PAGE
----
Claims

1. A method for assisting navigation of digital content using a tangible medium, comprising:

receiving an instruction to access digital content corresponding to a portion of a tangible medium: said medium being readable by a user-positionable input device, and said digital content being accessible from a stored file;
determining and accessing stored digital content corresponding to said user's instantaneous position on said tangible medium; and
enabling electronic navigation of said digital content.

2. The method of claim 1, further comprising:

determining a change in position of said input device on said tangible medium; and
obtaining a new stored file corresponding to said change in position.

3. The method of claim 1, wherein said determining and accessing stored digital content includes:

obtaining digital signals representing a localized region of said tangible medium, said localized region being proximate to said position of said input device on said tangible medium;
determining at least one stored file corresponding to said localized region, and containing said digital content, by using pattern matching; and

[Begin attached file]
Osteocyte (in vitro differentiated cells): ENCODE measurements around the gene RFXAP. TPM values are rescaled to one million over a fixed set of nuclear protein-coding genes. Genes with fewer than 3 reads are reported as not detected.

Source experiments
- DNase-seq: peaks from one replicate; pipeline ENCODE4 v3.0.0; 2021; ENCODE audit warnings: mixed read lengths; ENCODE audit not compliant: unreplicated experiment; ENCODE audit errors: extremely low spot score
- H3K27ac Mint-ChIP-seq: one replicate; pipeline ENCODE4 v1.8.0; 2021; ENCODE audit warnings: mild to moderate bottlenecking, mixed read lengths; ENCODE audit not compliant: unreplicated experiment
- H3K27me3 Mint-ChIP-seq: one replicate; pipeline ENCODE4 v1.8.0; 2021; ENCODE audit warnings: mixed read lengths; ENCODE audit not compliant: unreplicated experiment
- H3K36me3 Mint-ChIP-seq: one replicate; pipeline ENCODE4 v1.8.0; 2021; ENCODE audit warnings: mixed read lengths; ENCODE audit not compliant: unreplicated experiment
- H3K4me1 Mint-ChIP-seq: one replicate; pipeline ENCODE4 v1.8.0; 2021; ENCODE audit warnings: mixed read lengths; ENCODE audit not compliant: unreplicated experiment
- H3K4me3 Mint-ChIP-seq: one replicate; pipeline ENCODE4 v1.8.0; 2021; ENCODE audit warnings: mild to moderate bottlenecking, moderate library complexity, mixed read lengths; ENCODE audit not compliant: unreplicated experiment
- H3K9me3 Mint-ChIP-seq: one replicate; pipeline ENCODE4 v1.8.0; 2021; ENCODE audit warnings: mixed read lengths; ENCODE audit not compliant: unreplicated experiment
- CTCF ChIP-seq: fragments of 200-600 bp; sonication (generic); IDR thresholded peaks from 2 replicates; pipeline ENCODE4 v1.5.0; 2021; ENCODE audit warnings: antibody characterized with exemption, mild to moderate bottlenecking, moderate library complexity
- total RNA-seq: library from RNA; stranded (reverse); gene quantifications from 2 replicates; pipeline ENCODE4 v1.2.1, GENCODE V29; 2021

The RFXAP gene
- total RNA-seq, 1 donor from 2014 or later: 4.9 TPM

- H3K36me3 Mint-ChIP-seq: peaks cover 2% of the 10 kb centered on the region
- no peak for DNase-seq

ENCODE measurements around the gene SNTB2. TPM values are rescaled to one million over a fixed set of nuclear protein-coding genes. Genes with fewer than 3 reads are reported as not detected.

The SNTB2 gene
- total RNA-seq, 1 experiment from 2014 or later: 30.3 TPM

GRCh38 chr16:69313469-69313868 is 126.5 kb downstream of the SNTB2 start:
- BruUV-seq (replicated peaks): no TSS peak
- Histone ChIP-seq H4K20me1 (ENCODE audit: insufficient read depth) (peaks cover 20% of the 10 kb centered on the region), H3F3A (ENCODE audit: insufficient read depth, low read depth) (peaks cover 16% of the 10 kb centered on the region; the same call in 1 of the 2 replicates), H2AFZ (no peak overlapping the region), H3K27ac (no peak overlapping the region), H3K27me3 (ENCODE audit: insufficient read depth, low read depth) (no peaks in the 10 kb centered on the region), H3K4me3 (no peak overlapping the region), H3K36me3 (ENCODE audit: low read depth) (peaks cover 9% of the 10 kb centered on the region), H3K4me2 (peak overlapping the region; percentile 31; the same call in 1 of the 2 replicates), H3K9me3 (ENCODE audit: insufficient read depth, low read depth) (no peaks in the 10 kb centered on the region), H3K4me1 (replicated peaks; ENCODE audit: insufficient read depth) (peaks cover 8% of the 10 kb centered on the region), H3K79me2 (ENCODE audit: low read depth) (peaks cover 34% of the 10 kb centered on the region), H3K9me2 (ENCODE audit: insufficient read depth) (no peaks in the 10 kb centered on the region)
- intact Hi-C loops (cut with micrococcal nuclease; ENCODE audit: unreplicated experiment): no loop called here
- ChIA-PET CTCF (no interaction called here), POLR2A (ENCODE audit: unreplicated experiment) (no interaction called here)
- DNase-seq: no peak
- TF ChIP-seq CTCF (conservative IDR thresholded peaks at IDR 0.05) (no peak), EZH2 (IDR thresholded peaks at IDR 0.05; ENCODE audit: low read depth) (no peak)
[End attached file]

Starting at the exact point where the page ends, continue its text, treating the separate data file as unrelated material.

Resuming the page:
retrieving an appropriate portion of said file to enable user navigation.

4. The method of claim 3, wherein said pattern matching is based on correlating a pattern within said localized region with a pattern in said stored file.

5. The method of claim 3, wherein said pattern matching is based on correlating a pattern embedded within said medium itself.

6. The method of claim 3, wherein said tangible medium was previously created independently of said file.

7. The method of claim 1, wherein said determining and accessing stored digital content includes:

obtaining coordinates of said position of said input device on said tangible medium;
determining at least one stored file corresponding to said position and containing said digital content;
determining coordinates within said stored file, corresponding to said input device position coordinates, by using coordinate mapping; and
using said determined coordinates to retrieve an appropriate portion of said file to enable user navigation.

8. The method of claim 7, wherein said coordinate mapping involves a linear transformation from tangible medium coordinates to stored file coordinates.

9. The method of claim 7, wherein at least one of said tangible medium and said stored file includes a grid system.

10. The method of claim 7, wherein said determining said stored file includes utilizing a file index read from said tangible medium.

11. The method of claim 7, wherein said file index was previously generated during creation of said tangible medium.

12. The method of claim 7 wherein;

said tangible medium includes a plurality of machine-readable patterns embedded in said medium itself;
said obtaining coordinates of said position of said input device is based on reading a unique pattern at said position of said input device, and analyzing said unique pattern to determine said coordinates.